Even better, the park offers a paved path around the 27-acre lake and nine miles of hiking trails.

“JCPRD’s Lexington Lake Park at 9000 Sunflower Road in De Soto has a lot of trail miles,” said Lizzie Place. “Indigo Loop is one of my favorites, with its long, beautiful stacked stone wall. It’s also more challenging than you might expect.”

Take K-10 Highway to the Lexington Avenue exit to get to this park at 9000 Sunflower Road.

Indian Creek Trail

Photo credit Leah Wankum.

This paved trail snakes through Overland Park and Leawood into Kansas City, Missouri, to offer some of the prettiest views tucked inside suburban settings.

It’s an excellent place to hike during wet and muddy conditions, and more conveniently located for our Shawnee Mission area readers looking to escape somewhere nearby.

“Along OPKS’ 10 miles of Indian Creek Trail (also paved), there is a very pretty waterfall along the loop behind Founders Park in Corporate Woods, at 9300 Indian Creek Parkway,” said Lizzie Place. “There is road noise from the highway, but the waterfall is worth it. And there are huge old trees that are amazing. Great easy hike for families/kids, and good in any weather because it is paved.”

Access points are dotted all along the trail, but trailheads are located at Indian Creek Recreation Center, Corporate Woods Founders Park, Indian Valley Park and Sykes/Lady Overland Park Golf Course.

Gary L. Haller National Recreation Trail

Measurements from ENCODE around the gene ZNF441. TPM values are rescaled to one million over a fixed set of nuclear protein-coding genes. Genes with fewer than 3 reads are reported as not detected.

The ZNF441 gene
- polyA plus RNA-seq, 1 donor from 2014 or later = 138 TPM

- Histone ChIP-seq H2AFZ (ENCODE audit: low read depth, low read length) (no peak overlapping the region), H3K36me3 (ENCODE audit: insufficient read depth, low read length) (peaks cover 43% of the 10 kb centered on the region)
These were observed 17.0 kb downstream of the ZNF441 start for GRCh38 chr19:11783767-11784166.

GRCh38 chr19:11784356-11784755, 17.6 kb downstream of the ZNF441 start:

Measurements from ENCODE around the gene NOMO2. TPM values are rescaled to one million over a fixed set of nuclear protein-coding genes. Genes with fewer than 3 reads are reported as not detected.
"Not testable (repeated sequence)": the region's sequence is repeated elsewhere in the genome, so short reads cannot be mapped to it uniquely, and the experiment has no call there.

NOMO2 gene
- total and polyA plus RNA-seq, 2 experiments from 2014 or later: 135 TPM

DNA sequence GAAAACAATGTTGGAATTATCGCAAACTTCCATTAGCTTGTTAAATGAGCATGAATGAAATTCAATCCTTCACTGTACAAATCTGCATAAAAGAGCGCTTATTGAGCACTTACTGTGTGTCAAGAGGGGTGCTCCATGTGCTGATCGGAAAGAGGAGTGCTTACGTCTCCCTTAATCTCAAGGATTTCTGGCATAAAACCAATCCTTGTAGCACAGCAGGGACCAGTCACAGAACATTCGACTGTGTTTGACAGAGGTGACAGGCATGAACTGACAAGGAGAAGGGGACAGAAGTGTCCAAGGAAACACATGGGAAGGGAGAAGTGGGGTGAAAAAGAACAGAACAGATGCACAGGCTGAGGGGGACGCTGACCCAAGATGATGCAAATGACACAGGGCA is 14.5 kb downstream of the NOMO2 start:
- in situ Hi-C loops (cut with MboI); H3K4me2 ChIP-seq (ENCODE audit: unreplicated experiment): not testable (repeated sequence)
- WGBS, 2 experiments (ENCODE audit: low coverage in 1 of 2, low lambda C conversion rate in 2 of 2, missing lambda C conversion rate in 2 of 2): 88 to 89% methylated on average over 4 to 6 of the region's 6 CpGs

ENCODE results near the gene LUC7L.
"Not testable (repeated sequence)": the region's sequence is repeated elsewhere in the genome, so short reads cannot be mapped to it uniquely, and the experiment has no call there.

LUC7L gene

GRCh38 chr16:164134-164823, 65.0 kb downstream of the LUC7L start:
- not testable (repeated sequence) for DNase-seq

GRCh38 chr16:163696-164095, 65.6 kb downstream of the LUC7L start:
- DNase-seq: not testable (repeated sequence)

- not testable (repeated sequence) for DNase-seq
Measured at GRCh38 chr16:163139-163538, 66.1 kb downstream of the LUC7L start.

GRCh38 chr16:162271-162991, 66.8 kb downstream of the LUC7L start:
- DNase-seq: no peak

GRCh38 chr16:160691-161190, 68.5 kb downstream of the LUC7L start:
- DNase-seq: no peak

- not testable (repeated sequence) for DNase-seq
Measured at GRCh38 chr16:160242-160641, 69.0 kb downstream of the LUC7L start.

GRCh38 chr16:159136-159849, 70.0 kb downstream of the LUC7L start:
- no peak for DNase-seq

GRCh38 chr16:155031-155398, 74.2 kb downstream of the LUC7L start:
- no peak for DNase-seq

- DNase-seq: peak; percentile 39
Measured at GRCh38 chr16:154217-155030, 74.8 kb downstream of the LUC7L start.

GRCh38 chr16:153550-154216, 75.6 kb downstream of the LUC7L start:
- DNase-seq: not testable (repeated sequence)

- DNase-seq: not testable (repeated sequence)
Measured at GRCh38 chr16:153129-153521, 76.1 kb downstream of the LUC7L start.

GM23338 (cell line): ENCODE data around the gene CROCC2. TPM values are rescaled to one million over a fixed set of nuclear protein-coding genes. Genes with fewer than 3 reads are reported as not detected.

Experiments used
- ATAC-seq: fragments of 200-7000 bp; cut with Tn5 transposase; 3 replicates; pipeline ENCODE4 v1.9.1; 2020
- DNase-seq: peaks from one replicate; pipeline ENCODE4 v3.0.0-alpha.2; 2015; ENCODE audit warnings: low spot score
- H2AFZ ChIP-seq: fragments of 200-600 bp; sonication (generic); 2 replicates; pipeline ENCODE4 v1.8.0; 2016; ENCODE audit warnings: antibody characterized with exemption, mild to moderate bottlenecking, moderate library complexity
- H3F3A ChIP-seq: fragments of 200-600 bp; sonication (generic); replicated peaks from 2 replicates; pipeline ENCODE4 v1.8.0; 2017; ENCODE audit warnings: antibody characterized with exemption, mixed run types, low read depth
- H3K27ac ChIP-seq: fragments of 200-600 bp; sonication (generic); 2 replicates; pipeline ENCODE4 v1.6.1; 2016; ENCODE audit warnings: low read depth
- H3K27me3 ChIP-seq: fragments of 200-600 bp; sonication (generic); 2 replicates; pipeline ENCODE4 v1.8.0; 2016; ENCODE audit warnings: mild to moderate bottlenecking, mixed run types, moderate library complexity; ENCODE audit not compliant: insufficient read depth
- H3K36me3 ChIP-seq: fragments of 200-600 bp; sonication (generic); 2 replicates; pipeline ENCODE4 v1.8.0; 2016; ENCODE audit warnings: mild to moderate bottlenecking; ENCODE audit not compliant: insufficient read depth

Photo credit Leah Wankum.

This 17.5-mile multi-use trail begins in Olathe and runs north through Lenexa and Shawnee. Our readers love it for its scenery and reclusiveness from the hustle and bustle of Johnson County. This trail begins near 124th and Northgate and ends at the Kansas River.

“Yeah, it skirts some residential areas as well as some businesses, but it’s easy to forget you are in the midst of a bustling Johnson County suburb along much of the trail,” Post reader Joan Anderson. “Many trail heads, easy access, well maintained. Just a delight to ride (walk…run) any or as much of it as you’d like on a sunny day.

“The creek it follows provides all sorts of other interesting stuff (deer, birds, waterfowl, turtles, snakes…but not scary…just …”nature-y” snakes). Makes you feel all the more like you’ve had a day in the great outdoors. For close and easy, you can’t beat it!”

Access the Gary L. Haller Trail from a variety of points, from 1700 Northgate Street (east) of Woodland Avenue) in Olathe all the way up to 19425 Wilder Drive in Shawnee.

Shawnee Mission Park

Photo credit Kyle Palmer.

And of course, we would be remiss to leave out one of Johnson County’s major recreational amenities: Shawnee Mission Park.

Beloved by our readers for so many reasons, this 1,600-acre park overlapping through Shawnee and Lenexa offers something for everyone in the way of hiking and recreation. Johnson County Park and Recreation District notes that Shawnee Mission Park is the most visited park in Kansas.

“Violet and Red Trails, you can piece together a 10 loop hike,” said Lil’ Buddha on Instagram. “It has elevation, and rolling hill views.”

Katherine Kashka on Facebook agreed.

“The red trail at Shawnee Mission Park is great!!” Kashka said.

Shawnee Mission Park can be accessed at 79th and Renner Road.

Editor’s note: This story was updated to correct an error. The Gary L. Haller Trail ends at the Kaw River.